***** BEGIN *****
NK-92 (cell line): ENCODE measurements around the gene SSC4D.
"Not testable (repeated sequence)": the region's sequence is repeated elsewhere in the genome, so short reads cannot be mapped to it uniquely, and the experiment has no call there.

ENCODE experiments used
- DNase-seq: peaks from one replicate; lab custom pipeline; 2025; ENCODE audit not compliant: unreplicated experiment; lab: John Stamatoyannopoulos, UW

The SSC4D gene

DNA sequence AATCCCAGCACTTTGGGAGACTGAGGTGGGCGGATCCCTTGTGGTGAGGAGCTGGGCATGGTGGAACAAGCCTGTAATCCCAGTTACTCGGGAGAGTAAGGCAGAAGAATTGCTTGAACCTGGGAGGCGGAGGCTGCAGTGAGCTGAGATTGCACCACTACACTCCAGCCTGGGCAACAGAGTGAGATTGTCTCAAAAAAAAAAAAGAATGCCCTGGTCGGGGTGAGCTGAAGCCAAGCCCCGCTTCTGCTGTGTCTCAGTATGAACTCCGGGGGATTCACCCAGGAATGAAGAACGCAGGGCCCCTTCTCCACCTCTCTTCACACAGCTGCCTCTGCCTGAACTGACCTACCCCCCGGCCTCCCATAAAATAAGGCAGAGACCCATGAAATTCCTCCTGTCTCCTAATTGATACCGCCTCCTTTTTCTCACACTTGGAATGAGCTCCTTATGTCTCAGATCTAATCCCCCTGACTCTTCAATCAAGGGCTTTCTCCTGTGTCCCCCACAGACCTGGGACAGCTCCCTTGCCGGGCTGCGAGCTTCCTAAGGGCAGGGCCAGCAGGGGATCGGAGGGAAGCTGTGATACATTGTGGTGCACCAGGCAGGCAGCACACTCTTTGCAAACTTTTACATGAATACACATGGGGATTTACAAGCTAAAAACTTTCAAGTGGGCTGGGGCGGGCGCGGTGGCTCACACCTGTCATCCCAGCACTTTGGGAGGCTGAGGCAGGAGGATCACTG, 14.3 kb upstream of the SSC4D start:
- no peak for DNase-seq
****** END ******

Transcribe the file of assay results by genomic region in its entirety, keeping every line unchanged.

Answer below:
NK-92 (cell line): ENCODE measurements around the gene SSC4D.
"Not testable (repeated sequence)": the region's sequence is repeated elsewhere in the genome, so short reads cannot be mapped to it uniquely, and the experiment has no call there.

ENCODE experiments used
- DNase-seq: peaks from one replicate; lab custom pipeline; 2025; ENCODE audit not compliant: unreplicated experiment; lab: John Stamatoyannopoulos, UW

The SSC4D gene

DNA sequence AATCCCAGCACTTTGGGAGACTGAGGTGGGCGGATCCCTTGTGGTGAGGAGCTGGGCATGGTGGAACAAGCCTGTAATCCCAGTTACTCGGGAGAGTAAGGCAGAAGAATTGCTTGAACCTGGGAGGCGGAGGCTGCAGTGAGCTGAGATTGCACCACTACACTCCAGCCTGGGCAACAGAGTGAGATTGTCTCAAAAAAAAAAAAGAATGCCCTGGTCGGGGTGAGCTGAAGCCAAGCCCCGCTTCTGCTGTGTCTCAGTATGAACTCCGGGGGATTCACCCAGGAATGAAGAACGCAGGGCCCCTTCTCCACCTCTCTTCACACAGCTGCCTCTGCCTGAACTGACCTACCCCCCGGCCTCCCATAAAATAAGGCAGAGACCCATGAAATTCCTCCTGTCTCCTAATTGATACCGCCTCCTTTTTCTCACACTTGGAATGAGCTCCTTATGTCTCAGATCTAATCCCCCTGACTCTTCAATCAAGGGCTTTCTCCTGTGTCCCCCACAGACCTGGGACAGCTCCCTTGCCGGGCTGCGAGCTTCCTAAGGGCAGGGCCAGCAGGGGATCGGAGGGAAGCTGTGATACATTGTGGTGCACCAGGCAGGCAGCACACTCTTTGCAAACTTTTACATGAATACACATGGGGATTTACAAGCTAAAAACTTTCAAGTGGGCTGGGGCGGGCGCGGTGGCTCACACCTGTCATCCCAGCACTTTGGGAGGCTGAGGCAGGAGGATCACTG, 14.3 kb upstream of the SSC4D start:
- no peak for DNase-seq